Mac's Tiger Gives Panther Owners Little Reason to Pounce

Flaws and all, Rob Pegoraro says, Apple's Tiger still beats Windows soundly.
Flaws and all, Rob Pegoraro says, Apple's Tiger still beats Windows soundly. (The Washington Post)
By Rob Pegoraro
Sunday, May 1, 2005

Since the debut of Mac OS X in March 2001, Apple has been cranking out new versions of its operating system as if they were movie sequels. Its new OS X 10.4 release -- which Apple also calls Tiger -- took longer than any other OS X update and still showed up barely 18 months after its predecessor, Mac OS X 10.3 Panther.

This pace of updates can't have been good for the sleep cycles of Apple's developers, and it certainly has taken a financial toll on users who have kept up with them all. With a purchase of Tiger, $129 ($9.95 if you bought a Mac after April 12), the total bill for OS X updates tops $500.

Each of those earlier releases justified its price with added features and functions. Tiger should as well. But Panther is already very good on its own, while this release exhibits a few rough patches -- meaning Tiger doesn't quite have an immediate, must-buy-now appeal.

For one thing, it can't be loaded on many computers that could run 10.3 -- Tiger requires a Mac with a built-in FireWire port and 256 megabytes of memory. Given how halting and sluggish Tiger ran on a 256 MB Mac Mini, doubling the memory seems wise.

For another, while Tiger features some remarkably powerful capabilities, they're not all provided in the most effective manner.

Tiger's highlight is Spotlight. This search tool provides most of the capabilities of such add-on Windows programs as Google Desktop -- except that Spotlight's integration into the operating system lets it index your files as they change, not minutes or hours later.

It also makes Spotlight searches easier to start; click the blue magnifying glass icon in the top right corner of the screen or use the search form included in every Finder window and file dialogue box. It even pops up in the System Preferences window; instead of wondering which control panel affects what setting, just type what you want to do and Spotlight will find the right one.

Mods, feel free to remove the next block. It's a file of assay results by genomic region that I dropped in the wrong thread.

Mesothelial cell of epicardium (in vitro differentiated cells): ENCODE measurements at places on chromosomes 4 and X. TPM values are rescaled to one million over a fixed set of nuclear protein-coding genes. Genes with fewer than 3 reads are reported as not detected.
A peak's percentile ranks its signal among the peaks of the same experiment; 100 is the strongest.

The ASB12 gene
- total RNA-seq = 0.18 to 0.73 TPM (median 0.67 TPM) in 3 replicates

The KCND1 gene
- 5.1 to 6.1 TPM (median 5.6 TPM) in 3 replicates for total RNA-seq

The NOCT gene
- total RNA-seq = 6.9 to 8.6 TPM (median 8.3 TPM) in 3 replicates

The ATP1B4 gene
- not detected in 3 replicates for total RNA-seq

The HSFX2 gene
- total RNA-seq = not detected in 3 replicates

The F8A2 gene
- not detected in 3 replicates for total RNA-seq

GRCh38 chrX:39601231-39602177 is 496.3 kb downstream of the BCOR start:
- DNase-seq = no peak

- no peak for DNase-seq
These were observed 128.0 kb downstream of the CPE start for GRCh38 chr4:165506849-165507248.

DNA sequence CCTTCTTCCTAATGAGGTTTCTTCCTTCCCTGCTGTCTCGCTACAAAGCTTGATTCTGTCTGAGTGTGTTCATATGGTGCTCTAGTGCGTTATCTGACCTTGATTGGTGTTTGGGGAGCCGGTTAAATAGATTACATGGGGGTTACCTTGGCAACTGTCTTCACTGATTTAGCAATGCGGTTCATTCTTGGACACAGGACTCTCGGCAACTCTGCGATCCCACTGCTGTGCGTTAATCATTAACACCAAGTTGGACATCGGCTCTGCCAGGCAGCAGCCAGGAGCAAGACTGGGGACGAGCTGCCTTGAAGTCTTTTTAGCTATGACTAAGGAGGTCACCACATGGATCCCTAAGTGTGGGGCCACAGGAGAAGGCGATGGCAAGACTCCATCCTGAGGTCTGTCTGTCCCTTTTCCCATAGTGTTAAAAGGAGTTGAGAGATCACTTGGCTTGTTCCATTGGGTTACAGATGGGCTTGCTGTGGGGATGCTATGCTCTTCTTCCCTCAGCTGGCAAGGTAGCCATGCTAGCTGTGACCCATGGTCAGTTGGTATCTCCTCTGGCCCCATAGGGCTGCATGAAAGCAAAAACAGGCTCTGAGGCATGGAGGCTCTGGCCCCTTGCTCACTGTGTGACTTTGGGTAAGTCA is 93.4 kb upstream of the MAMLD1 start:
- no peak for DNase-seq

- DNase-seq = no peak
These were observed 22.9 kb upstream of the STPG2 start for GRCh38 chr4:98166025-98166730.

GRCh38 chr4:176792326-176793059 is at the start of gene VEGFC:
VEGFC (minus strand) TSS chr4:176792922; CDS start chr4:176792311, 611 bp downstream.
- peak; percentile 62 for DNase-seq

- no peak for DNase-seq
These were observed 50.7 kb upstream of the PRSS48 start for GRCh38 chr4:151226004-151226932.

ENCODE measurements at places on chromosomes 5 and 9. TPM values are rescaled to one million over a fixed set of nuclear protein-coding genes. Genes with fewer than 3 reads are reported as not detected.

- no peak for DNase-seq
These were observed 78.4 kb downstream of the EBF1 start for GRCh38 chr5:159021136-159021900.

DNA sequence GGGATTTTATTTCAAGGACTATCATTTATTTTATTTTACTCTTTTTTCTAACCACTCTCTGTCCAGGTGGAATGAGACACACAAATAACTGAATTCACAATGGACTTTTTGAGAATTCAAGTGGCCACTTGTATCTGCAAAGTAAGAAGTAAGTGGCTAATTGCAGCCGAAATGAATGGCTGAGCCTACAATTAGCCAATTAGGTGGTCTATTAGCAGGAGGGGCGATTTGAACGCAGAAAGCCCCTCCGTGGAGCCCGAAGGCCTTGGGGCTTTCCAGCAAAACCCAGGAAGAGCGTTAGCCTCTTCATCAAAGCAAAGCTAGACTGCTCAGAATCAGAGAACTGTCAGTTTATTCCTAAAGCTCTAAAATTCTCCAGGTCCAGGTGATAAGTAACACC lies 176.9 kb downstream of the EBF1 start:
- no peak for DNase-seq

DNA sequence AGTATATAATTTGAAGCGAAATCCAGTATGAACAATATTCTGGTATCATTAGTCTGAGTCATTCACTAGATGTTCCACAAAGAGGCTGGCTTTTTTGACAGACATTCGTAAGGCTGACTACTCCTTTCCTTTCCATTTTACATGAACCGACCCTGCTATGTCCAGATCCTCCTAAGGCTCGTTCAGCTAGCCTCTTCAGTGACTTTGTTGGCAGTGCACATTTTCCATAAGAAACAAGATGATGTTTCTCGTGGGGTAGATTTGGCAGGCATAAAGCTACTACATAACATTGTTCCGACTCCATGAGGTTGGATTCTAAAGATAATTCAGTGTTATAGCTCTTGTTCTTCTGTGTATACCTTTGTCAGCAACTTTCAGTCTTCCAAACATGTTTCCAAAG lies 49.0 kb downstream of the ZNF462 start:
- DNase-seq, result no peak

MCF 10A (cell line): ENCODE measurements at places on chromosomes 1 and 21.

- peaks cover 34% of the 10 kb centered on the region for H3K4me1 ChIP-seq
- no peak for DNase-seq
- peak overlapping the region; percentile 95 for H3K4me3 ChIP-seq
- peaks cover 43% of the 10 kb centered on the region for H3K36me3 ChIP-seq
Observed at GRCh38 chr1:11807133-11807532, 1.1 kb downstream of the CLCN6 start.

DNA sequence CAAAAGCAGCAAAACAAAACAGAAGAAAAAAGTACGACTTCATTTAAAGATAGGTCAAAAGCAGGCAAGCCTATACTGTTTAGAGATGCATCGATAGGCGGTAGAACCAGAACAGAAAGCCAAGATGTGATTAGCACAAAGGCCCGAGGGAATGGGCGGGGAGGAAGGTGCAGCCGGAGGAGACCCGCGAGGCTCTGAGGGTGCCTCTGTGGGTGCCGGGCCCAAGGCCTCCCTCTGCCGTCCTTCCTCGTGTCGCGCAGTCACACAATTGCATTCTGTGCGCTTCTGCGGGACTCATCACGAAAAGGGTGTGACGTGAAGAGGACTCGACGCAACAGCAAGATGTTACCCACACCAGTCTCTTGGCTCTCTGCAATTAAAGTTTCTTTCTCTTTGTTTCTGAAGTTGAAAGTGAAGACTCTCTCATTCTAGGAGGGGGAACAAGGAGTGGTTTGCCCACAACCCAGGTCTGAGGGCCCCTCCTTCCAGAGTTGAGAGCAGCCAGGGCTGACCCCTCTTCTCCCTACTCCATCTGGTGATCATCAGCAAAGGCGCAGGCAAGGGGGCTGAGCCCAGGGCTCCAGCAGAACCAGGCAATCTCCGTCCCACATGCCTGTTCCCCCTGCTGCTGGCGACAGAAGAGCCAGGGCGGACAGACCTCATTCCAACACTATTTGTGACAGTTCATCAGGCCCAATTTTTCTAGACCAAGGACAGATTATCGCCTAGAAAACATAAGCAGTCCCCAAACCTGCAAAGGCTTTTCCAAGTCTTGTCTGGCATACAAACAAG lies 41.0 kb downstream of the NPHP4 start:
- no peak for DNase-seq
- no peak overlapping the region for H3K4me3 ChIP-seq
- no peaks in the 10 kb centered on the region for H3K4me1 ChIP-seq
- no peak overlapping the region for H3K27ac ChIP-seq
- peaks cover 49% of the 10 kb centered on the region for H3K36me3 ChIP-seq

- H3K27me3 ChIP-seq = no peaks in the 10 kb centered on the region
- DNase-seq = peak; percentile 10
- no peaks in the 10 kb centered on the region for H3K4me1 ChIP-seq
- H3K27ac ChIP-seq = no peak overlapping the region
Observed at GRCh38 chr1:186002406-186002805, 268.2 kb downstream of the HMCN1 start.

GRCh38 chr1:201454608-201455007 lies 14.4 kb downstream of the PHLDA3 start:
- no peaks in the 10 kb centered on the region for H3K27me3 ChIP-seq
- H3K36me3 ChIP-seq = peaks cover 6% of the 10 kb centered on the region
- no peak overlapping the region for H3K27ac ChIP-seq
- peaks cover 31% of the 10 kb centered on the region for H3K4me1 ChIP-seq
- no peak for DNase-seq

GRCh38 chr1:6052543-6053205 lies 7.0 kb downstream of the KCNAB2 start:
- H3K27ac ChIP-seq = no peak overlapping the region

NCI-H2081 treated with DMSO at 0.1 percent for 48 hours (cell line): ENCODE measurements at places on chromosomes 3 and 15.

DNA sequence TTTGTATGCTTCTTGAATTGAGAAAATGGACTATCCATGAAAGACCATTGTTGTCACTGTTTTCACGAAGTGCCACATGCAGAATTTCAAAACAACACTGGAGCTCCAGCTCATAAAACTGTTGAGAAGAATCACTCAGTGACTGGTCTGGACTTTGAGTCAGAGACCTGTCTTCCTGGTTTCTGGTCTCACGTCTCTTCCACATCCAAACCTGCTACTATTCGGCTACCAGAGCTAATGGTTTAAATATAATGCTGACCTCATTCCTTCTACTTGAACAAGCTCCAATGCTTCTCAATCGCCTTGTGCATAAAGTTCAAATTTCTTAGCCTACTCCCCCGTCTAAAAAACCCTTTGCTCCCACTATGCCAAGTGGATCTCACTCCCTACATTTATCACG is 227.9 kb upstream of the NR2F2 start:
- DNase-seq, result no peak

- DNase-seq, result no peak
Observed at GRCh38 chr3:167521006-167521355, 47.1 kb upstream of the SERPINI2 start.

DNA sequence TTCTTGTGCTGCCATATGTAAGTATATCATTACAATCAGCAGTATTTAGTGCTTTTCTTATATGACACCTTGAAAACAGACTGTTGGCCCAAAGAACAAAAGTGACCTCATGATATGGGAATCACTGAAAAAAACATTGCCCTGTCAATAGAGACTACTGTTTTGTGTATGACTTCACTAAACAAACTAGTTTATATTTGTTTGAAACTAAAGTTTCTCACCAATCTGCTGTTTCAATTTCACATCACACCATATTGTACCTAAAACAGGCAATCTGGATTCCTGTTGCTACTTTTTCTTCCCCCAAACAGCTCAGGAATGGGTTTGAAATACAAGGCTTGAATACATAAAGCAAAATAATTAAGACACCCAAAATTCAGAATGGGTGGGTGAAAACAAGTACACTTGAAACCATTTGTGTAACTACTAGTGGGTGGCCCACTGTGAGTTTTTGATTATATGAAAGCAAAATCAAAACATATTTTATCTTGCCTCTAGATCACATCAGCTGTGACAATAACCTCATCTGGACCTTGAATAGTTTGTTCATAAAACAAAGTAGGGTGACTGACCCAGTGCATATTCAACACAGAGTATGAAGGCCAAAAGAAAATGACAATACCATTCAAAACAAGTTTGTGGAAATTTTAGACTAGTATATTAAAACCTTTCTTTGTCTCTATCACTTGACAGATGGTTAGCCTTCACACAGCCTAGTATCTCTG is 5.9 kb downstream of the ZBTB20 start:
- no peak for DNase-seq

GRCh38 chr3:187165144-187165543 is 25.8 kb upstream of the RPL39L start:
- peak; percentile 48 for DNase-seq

Out of the box, Spotlight already indexes the contents of nearly every file on a Mac -- e-mail messages, Word, Excel and PowerPoint documents, PDF files, address-book entries, calendar appointments, digital music, and even comments embedded in digital photos. (Spotlight's vocabulary can be expanded with downloadable plug-ins.)

But Spotlight is missing one of the most useful options of other desktop search utilities: the ability to index the contents of Web pages you've visited.

While Spotlight is Tiger's most sweeping change, Dashboard is its flashiest addition. This array of small "widget" programs for such quick tasks as address and weather look-ups whooshes into view at the tap of a key, then whisks itself out of sight when you're done. Tiger includes 14 widgets, with more offered online by Apple and others.

Apple's three core Internet programs -- Mail, the Safari Web browser and the iChat instant messenger -- gain new roles in Tiger.

Mail now runs much faster, incorporates Spotlight searching and lets you create "smart mailboxes" that function like iTunes' Smart Playlists, grouping messages by matching preset search terms. But the criteria available to build a smart mailbox are oddly limited; for example, you can't have Mail show only unanswered messages. (You can create similar automatic-search folders in the Finder and in the Address Book program.)

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